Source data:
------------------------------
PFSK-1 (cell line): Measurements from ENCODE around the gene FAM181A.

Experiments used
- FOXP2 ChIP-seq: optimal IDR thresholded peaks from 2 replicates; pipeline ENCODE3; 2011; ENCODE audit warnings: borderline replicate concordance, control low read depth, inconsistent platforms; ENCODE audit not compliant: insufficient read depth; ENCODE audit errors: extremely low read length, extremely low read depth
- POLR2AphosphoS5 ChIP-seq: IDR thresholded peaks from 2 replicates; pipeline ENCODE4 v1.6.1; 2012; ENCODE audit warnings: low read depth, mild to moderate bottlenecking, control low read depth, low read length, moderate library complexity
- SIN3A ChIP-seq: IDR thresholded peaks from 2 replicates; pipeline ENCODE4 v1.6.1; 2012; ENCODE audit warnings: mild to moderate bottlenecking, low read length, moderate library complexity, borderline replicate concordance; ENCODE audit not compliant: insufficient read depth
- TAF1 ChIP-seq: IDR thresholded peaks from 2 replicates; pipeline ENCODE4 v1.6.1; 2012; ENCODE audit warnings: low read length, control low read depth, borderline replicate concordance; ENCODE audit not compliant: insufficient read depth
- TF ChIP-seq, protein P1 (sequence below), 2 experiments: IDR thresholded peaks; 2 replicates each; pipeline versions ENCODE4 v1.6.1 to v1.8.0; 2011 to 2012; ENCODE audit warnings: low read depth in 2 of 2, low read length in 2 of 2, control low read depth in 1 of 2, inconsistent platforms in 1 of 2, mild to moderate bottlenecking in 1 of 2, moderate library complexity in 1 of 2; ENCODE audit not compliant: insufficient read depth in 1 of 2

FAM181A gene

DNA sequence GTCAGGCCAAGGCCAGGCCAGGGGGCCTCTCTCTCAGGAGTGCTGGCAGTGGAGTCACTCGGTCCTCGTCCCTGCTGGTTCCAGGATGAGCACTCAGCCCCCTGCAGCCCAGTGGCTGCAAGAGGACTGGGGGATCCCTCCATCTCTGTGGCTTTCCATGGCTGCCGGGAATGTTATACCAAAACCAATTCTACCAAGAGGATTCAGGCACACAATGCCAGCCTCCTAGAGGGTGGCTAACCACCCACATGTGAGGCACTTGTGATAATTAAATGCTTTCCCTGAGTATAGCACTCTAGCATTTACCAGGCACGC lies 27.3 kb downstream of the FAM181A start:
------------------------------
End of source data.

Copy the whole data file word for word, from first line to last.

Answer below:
PFSK-1 (cell line): Measurements from ENCODE around the gene FAM181A.

Experiments used
- FOXP2 ChIP-seq: optimal IDR thresholded peaks from 2 replicates; pipeline ENCODE3; 2011; ENCODE audit warnings: borderline replicate concordance, control low read depth, inconsistent platforms; ENCODE audit not compliant: insufficient read depth; ENCODE audit errors: extremely low read length, extremely low read depth
- POLR2AphosphoS5 ChIP-seq: IDR thresholded peaks from 2 replicates; pipeline ENCODE4 v1.6.1; 2012; ENCODE audit warnings: low read depth, mild to moderate bottlenecking, control low read depth, low read length, moderate library complexity
- SIN3A ChIP-seq: IDR thresholded peaks from 2 replicates; pipeline ENCODE4 v1.6.1; 2012; ENCODE audit warnings: mild to moderate bottlenecking, low read length, moderate library complexity, borderline replicate concordance; ENCODE audit not compliant: insufficient read depth
- TAF1 ChIP-seq: IDR thresholded peaks from 2 replicates; pipeline ENCODE4 v1.6.1; 2012; ENCODE audit warnings: low read length, control low read depth, borderline replicate concordance; ENCODE audit not compliant: insufficient read depth
- TF ChIP-seq, protein P1 (sequence below), 2 experiments: IDR thresholded peaks; 2 replicates each; pipeline versions ENCODE4 v1.6.1 to v1.8.0; 2011 to 2012; ENCODE audit warnings: low read depth in 2 of 2, low read length in 2 of 2, control low read depth in 1 of 2, inconsistent platforms in 1 of 2, mild to moderate bottlenecking in 1 of 2, moderate library complexity in 1 of 2; ENCODE audit not compliant: insufficient read depth in 1 of 2

FAM181A gene

DNA sequence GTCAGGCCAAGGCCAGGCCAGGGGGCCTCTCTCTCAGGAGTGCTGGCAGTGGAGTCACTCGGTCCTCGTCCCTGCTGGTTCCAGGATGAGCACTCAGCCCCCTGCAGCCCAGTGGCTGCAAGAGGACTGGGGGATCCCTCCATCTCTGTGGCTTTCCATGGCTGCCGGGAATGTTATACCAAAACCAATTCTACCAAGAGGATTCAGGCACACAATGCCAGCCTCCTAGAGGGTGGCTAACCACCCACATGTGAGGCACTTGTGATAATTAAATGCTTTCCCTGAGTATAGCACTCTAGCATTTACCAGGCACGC lies 27.3 kb downstream of the FAM181A start: